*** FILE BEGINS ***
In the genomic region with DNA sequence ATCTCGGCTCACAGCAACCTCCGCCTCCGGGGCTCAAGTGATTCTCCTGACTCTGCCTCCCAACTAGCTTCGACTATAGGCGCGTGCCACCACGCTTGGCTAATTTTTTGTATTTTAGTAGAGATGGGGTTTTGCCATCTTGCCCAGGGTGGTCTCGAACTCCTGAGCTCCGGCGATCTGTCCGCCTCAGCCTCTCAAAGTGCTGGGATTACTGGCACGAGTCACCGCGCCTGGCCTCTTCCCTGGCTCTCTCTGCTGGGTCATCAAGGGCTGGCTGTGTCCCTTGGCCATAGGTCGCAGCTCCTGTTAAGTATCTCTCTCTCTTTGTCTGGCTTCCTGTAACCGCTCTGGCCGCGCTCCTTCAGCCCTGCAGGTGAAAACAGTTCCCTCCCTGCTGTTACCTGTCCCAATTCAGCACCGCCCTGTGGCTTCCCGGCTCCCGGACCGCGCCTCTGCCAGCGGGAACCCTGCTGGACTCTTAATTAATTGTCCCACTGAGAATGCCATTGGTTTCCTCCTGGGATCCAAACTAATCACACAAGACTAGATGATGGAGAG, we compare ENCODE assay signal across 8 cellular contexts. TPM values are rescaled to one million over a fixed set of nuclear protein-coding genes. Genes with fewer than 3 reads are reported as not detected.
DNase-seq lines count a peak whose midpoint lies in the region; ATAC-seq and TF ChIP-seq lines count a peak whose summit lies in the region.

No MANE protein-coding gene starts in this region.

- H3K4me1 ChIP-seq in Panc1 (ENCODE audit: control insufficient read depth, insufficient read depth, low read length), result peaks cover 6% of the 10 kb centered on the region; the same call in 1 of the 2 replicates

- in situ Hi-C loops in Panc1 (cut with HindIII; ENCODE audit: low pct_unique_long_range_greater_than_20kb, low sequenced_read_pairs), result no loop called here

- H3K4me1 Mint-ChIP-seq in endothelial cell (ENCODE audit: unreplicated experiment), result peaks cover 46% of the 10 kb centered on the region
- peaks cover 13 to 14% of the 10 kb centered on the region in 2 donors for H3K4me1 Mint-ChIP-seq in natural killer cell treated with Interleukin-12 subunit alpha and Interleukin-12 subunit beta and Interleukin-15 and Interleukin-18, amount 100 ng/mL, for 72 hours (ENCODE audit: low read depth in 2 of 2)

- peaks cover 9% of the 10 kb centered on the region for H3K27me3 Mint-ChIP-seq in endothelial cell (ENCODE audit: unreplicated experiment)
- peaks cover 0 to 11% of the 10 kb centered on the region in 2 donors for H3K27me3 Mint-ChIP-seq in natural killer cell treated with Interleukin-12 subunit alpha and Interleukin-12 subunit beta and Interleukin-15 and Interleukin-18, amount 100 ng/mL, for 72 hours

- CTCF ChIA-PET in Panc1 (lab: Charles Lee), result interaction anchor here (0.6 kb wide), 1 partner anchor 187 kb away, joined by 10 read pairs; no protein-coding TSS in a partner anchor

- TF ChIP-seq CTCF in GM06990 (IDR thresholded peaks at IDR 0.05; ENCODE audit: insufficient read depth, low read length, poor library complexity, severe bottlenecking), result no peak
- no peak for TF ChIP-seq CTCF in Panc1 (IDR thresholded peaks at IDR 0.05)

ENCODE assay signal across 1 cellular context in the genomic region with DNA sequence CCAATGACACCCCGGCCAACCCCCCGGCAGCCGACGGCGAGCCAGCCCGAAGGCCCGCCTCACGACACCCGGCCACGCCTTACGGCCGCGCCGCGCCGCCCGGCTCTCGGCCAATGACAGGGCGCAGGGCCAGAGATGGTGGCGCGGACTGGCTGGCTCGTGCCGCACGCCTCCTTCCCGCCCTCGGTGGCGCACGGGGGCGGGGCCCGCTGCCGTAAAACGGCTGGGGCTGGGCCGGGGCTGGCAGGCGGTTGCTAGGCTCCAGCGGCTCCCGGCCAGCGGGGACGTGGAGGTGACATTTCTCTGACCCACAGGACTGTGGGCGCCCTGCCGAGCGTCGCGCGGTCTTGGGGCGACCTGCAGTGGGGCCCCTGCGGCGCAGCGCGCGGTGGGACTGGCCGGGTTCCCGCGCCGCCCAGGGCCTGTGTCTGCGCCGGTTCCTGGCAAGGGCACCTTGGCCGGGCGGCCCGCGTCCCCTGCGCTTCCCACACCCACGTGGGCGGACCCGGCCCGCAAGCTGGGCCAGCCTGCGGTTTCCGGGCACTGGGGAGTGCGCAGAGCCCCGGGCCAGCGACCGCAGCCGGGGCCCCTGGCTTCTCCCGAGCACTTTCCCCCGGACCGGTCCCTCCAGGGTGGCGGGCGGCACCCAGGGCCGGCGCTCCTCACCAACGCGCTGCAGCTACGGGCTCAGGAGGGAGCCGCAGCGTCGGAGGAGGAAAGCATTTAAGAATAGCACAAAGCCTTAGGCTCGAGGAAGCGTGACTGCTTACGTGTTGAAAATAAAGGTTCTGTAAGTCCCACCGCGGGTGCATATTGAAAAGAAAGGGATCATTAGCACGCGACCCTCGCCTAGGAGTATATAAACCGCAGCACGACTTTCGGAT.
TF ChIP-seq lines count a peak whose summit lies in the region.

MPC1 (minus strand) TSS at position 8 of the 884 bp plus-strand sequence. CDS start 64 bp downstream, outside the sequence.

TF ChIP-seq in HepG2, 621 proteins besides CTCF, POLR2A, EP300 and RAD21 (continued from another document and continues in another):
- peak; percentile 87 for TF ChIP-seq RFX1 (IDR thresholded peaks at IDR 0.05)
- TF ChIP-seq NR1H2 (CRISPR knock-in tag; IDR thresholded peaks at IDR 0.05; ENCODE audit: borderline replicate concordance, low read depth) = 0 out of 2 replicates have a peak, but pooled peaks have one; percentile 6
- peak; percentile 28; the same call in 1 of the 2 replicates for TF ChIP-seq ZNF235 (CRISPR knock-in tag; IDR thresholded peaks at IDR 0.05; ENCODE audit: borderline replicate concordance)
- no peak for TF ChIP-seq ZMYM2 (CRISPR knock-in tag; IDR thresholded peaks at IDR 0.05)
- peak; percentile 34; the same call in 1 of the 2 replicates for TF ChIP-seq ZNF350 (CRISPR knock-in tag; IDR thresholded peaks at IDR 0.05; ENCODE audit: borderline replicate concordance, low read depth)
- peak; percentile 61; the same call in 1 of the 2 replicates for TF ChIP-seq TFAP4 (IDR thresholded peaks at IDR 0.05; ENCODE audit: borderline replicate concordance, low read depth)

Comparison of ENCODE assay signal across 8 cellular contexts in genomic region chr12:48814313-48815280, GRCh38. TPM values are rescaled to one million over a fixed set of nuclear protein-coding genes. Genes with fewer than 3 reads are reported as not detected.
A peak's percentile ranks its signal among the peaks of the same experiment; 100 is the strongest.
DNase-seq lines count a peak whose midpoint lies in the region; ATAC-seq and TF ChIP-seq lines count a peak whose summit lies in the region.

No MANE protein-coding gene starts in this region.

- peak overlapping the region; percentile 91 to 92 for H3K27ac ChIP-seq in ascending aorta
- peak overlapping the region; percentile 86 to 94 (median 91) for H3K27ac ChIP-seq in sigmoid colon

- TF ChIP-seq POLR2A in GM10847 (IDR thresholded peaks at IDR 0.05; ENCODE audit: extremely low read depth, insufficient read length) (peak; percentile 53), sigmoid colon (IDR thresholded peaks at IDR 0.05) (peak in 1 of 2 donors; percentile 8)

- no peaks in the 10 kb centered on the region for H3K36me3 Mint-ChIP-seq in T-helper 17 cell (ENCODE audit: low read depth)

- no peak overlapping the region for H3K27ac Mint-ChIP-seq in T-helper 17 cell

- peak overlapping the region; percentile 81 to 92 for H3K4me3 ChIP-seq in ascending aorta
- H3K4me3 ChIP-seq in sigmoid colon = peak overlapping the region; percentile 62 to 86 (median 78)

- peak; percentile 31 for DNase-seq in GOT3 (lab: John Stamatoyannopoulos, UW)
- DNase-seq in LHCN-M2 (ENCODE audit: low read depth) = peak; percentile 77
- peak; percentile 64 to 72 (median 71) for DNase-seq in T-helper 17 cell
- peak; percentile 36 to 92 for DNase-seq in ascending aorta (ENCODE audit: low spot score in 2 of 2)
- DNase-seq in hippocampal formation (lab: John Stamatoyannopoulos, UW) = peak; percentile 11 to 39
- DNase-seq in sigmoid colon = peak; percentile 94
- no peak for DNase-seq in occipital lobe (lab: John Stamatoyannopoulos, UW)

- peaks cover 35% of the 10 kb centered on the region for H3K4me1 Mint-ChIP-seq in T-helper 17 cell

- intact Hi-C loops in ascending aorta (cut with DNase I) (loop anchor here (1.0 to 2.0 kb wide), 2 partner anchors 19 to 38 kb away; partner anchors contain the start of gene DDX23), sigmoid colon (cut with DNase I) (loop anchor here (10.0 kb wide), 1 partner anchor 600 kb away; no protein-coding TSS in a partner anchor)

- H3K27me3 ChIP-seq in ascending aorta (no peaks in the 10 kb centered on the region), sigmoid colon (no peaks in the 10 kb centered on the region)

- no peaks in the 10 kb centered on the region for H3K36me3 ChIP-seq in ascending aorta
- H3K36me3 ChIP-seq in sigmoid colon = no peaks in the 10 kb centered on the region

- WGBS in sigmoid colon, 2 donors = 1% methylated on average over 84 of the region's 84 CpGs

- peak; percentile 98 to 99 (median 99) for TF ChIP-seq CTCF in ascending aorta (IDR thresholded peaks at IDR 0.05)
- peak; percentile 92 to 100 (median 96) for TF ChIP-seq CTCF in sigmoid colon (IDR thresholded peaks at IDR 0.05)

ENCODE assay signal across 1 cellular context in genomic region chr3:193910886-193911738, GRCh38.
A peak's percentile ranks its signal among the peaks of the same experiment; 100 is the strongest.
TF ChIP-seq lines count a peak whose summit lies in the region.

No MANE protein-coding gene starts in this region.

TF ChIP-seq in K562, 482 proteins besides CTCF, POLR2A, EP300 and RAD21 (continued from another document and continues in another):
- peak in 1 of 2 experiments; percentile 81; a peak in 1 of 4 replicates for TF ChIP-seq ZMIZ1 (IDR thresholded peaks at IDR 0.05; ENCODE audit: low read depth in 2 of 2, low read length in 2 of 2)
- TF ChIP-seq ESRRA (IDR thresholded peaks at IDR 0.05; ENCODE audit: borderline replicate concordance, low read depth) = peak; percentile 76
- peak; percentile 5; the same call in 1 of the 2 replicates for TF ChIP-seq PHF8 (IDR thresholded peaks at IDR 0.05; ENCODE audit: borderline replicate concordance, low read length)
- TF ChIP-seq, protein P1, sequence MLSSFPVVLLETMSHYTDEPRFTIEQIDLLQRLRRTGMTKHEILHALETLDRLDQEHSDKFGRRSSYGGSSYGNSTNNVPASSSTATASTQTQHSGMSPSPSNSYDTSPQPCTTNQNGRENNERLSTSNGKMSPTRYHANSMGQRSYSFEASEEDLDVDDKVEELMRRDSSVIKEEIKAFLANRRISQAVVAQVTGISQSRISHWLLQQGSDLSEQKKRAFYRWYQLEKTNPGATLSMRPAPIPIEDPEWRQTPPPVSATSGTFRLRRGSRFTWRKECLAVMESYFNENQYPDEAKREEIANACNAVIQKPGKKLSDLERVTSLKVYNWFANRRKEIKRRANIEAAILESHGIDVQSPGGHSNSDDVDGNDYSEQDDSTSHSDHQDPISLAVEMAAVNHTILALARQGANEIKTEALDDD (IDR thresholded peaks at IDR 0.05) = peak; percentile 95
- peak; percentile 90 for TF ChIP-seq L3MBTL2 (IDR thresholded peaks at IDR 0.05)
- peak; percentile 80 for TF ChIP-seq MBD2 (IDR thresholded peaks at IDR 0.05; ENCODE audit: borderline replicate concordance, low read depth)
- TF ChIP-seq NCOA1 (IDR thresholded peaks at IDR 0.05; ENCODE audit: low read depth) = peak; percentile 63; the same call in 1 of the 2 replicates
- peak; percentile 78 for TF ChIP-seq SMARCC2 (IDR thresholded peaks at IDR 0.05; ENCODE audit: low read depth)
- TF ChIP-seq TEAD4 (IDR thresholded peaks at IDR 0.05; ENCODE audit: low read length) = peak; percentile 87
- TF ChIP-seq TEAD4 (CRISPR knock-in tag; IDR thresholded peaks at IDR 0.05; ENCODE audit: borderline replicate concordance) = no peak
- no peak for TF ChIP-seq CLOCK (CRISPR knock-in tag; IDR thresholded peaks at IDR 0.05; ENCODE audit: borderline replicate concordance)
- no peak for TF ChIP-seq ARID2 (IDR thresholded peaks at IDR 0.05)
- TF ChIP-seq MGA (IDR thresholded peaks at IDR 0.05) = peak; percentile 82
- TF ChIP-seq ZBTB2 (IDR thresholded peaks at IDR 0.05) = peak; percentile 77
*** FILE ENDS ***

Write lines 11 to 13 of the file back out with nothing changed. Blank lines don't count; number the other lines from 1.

- TF ChIP-seq CTCF in GM06990 (IDR thresholded peaks at IDR 0.05; ENCODE audit: insufficient read depth, low read length, poor library complexity, severe bottlenecking), result no peak
- no peak for TF ChIP-seq CTCF in Panc1 (IDR thresholded peaks at IDR 0.05)

ENCODE assay signal across 1 cellular context in the genomic region with DNA sequence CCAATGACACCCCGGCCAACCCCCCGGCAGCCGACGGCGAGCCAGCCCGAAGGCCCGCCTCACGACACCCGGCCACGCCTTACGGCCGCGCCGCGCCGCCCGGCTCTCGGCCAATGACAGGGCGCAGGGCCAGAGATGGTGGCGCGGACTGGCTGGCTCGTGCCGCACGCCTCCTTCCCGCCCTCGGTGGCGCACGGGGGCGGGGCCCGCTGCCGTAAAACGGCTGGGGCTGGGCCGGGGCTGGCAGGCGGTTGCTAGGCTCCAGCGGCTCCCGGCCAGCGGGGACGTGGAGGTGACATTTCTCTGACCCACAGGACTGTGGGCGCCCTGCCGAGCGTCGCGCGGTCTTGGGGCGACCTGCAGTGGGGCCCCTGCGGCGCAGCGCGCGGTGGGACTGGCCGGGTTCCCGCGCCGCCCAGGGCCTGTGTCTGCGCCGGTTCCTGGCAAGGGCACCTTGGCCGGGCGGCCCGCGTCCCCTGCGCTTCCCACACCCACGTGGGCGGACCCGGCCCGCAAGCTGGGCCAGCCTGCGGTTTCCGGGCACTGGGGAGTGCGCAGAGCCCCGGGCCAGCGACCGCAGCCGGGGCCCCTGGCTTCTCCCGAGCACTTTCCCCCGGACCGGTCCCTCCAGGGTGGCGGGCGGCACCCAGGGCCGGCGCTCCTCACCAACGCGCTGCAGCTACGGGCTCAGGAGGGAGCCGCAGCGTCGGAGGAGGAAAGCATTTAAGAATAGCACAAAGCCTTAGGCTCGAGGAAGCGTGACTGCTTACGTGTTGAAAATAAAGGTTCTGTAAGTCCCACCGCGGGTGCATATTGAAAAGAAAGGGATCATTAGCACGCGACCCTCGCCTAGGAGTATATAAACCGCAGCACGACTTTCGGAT.